Recently I had an opportunity to visit with the NTSB. Normally any visit with the NTSB would be under circumstances that none of us would like to be in, but this was different. I was invited to the NTSB training center by a flight school owner and his instructors. We had just eaten pizza and I was sitting in the classroom when I really began to see some of the secret sauce of this successful flight training business.
This flight training business has a yearly full-day CFI standardization workshop, but they also bring the group together once a month. The monthly meetings do have the usual updates for standardization and ongoing issues, but they go quite a bit farther. They take the time to really share and celebrate successes in a way that makes it obvious the staff feels like they are part of something important and meaningful. It was such an upbeat and inspiring meeting, I secretly wanted to fill out a job application.
This particular monthly meeting included the NTSB meeting, which consisted of a full program of looking at actual evidence of training accidents and a tour of the NTSB training “laboratory.” The obvious effort involved in putting the evening on and having it go beyond the day-to-day logistics and issues of training operations was obvious. The investment of time and energy in the CFI as a person and whole aviator has resulted in such a positive and supportive CFI culture that it overflows into a positive and supportive customer experience at this school.
The CFI is the face of a flight school and the face of aviation as a whole for our new pilots in training. Efforts that show school leadership has an interest and values its CFIs are modeling the behavior we expect to be projected by the CFI to our customers. As humans we tend to emulate behaviors that are modeled for us. So you may not have the NTSB training center with the pieced together remains of TWA flight 800 in your backyard, but there is always some type of experience you can make available for your staff to feed their own desires as a pilot and a person.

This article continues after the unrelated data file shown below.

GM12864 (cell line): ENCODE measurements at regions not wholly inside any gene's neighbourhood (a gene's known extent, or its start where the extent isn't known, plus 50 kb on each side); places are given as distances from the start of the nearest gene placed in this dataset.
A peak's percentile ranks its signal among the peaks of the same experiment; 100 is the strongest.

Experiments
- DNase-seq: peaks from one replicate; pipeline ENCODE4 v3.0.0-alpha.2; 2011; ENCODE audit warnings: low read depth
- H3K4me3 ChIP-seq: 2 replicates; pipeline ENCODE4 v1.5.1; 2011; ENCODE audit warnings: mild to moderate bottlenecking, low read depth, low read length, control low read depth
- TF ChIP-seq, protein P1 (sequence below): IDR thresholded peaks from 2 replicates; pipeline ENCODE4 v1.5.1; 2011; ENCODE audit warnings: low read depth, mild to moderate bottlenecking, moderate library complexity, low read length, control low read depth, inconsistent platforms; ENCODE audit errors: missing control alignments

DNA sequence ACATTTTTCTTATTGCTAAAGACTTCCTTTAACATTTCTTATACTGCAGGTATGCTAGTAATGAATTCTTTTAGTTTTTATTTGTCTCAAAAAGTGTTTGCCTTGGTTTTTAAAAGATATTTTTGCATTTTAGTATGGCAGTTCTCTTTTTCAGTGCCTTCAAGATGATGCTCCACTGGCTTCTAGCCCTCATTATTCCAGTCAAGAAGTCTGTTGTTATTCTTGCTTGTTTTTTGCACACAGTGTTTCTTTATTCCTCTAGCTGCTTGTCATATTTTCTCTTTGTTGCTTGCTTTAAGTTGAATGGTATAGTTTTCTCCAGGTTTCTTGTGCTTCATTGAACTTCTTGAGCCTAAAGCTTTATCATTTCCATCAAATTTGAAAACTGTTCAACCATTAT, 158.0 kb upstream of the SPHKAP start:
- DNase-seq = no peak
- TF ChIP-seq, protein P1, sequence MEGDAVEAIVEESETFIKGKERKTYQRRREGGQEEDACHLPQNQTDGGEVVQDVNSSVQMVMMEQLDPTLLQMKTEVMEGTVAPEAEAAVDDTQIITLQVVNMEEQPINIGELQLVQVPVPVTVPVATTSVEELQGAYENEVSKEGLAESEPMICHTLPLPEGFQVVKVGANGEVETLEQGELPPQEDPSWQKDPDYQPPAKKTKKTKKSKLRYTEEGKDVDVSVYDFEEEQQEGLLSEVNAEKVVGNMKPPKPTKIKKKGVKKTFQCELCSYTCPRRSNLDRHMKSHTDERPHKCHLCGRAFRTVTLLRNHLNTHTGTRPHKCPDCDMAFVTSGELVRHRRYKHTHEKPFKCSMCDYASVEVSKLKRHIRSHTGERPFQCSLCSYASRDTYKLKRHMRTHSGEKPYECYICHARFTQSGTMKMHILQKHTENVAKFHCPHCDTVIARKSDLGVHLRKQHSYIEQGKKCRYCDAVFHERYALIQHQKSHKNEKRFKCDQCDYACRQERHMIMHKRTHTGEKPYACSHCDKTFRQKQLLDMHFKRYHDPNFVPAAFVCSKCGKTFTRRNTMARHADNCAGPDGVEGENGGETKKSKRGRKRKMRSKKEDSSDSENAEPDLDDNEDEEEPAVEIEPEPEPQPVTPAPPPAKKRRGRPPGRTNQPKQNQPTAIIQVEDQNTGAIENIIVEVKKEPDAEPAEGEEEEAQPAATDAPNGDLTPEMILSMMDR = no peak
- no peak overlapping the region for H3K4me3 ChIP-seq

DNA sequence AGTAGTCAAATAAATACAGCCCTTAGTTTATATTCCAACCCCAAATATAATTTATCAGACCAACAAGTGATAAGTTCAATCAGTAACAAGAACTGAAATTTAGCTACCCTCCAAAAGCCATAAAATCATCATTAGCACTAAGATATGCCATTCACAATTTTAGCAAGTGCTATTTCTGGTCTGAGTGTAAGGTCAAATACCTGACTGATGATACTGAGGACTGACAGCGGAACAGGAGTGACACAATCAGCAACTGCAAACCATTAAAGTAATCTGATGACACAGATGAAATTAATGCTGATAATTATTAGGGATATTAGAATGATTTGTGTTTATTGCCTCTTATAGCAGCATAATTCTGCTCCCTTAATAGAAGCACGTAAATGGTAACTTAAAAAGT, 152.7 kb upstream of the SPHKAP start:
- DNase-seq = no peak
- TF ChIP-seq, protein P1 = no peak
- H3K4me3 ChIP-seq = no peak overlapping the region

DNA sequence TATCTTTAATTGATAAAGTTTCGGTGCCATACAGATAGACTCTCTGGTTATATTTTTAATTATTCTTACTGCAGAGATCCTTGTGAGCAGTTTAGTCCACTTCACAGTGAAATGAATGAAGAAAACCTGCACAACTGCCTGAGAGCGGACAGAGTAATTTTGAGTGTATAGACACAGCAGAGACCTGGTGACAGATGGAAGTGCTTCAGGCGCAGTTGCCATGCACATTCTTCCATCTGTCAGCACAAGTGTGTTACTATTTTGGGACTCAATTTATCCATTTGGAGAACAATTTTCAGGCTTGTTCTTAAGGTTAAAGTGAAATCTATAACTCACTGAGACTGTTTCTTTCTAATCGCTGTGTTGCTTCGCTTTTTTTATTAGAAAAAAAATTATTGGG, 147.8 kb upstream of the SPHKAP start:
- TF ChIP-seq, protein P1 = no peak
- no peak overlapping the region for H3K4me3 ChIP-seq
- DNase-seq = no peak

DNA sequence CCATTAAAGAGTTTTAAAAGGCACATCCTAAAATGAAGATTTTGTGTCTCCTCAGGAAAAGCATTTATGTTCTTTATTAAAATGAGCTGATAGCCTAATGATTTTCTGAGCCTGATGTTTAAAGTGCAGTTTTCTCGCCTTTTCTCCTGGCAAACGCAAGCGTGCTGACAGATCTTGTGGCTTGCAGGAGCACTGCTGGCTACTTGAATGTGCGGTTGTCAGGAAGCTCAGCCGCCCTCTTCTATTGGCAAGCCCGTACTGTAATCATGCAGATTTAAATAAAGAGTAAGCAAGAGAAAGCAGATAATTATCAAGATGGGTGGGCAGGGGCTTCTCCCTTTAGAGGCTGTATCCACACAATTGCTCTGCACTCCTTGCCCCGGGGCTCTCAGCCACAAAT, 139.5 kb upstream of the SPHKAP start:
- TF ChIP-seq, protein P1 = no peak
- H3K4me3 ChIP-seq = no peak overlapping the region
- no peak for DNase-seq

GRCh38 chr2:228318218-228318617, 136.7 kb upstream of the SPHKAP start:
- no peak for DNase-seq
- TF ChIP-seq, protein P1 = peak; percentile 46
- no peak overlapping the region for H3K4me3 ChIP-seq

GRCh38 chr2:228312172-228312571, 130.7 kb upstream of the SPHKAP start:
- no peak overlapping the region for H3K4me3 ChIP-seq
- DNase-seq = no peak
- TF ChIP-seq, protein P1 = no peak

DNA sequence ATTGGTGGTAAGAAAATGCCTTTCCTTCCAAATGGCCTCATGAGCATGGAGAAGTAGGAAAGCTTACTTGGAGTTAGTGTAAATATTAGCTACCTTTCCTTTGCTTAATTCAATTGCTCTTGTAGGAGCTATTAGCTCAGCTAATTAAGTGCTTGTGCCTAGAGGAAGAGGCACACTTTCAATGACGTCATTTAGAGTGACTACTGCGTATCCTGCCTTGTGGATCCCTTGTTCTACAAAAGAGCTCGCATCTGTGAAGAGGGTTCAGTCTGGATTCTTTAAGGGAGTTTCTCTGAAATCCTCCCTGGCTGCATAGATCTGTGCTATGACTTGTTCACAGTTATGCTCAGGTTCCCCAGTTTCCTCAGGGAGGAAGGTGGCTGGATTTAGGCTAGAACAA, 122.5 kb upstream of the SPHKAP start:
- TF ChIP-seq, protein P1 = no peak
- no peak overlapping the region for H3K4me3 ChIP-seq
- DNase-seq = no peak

What do you do to create a positive CFI culture?
–Shannon Yeager, AOPA vice president of strategic initiatives in the Center to Advance the Pilot Community
No matter where in aviation you look, it seems the hot topic is making new pilots. Or that the pilot population is aging. We, as pilots, need to hurry up and make more before our airports all disappear.
I own a small flight school in Massachusetts called FCA Flight Center operating out of Fitchburg (KFIT). For us, the problem surely isn’t new students, it’s getting CFIs to train them. There seems to be a larger hole in CFI ranks than in students. I’ve searched high and low all over the Internet with no luck, including a website designated for CFIs to job search. We currently have six part-time instructors. Nonetheless, we do not have any working three days per week. The planes sit on the ground on beautiful flying days.
As far as I’ve researched, we’re the highest paying flight school in the area for CFIs. The camaraderie here is great. The competition is friendly. When the instructors aren’t flying with students, they fly together out for dinner or currency.
We also have a thriving active pilot’s association on the field with more than 120 members. The Fitchburg Pilots Association EAA chapter 1415 has monthly meetings with anywhere from 50 to 200 attendees. CFIs and pilots here have no trouble making friends.